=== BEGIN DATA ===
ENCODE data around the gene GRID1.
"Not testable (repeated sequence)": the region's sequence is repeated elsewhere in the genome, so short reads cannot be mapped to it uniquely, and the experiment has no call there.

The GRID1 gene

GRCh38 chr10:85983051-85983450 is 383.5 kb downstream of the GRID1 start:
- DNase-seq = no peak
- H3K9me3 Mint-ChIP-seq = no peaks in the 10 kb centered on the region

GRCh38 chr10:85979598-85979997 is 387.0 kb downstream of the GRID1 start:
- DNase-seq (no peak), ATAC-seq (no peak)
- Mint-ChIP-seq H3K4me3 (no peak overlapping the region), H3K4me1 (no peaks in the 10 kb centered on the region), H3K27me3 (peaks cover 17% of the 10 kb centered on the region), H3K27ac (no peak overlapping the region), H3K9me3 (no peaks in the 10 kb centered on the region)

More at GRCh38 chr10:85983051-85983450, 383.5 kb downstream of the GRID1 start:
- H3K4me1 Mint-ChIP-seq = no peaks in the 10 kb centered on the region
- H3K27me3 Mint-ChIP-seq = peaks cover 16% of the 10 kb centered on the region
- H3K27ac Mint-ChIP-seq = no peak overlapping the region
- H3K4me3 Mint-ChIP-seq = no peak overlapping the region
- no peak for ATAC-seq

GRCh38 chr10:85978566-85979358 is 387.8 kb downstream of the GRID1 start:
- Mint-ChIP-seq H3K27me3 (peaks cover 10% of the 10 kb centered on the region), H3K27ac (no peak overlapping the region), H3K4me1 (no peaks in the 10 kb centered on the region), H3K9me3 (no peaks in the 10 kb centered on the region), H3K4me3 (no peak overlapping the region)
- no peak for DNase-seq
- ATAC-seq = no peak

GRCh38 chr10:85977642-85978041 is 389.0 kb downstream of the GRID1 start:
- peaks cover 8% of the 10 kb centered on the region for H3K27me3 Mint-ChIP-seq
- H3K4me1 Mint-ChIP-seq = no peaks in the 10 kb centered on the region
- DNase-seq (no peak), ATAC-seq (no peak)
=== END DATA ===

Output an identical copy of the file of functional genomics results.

ENCODE data around the gene GRID1.
"Not testable (repeated sequence)": the region's sequence is repeated elsewhere in the genome, so short reads cannot be mapped to it uniquely, and the experiment has no call there.

The GRID1 gene

GRCh38 chr10:85983051-85983450 is 383.5 kb downstream of the GRID1 start:
- DNase-seq = no peak
- H3K9me3 Mint-ChIP-seq = no peaks in the 10 kb centered on the region

GRCh38 chr10:85979598-85979997 is 387.0 kb downstream of the GRID1 start:
- DNase-seq (no peak), ATAC-seq (no peak)
- Mint-ChIP-seq H3K4me3 (no peak overlapping the region), H3K4me1 (no peaks in the 10 kb centered on the region), H3K27me3 (peaks cover 17% of the 10 kb centered on the region), H3K27ac (no peak overlapping the region), H3K9me3 (no peaks in the 10 kb centered on the region)

More at GRCh38 chr10:85983051-85983450, 383.5 kb downstream of the GRID1 start:
- H3K4me1 Mint-ChIP-seq = no peaks in the 10 kb centered on the region
- H3K27me3 Mint-ChIP-seq = peaks cover 16% of the 10 kb centered on the region
- H3K27ac Mint-ChIP-seq = no peak overlapping the region
- H3K4me3 Mint-ChIP-seq = no peak overlapping the region
- no peak for ATAC-seq

GRCh38 chr10:85978566-85979358 is 387.8 kb downstream of the GRID1 start:
- Mint-ChIP-seq H3K27me3 (peaks cover 10% of the 10 kb centered on the region), H3K27ac (no peak overlapping the region), H3K4me1 (no peaks in the 10 kb centered on the region), H3K9me3 (no peaks in the 10 kb centered on the region), H3K4me3 (no peak overlapping the region)
- no peak for DNase-seq
- ATAC-seq = no peak

GRCh38 chr10:85977642-85978041 is 389.0 kb downstream of the GRID1 start:
- peaks cover 8% of the 10 kb centered on the region for H3K27me3 Mint-ChIP-seq
- H3K4me1 Mint-ChIP-seq = no peaks in the 10 kb centered on the region
- DNase-seq (no peak), ATAC-seq (no peak)